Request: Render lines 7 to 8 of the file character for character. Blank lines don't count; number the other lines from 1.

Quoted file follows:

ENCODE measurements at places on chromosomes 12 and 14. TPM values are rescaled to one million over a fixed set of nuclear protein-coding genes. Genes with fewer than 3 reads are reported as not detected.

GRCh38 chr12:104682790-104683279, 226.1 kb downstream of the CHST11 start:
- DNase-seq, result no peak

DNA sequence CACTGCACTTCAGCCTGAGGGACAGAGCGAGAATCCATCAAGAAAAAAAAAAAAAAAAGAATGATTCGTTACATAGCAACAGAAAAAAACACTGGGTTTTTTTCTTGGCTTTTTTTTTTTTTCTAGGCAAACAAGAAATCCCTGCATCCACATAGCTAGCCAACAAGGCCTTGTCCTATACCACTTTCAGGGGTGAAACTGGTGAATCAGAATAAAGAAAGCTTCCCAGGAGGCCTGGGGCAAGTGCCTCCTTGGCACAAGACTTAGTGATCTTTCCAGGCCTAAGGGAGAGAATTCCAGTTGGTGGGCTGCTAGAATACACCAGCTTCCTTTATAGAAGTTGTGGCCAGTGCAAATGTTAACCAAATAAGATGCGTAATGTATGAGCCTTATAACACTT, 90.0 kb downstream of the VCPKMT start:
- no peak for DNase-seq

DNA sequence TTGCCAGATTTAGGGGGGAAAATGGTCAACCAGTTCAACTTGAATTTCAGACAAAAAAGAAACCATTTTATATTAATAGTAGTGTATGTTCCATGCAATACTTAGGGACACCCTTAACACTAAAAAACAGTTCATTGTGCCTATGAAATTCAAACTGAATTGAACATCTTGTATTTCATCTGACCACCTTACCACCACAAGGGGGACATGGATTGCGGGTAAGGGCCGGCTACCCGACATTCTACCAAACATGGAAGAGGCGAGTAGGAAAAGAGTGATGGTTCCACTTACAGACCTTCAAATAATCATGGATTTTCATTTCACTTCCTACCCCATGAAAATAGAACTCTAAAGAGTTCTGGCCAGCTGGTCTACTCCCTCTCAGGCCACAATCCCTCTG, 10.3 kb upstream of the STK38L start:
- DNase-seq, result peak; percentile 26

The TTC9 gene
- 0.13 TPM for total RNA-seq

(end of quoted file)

- DNase-seq, result peak; percentile 26

The TTC9 gene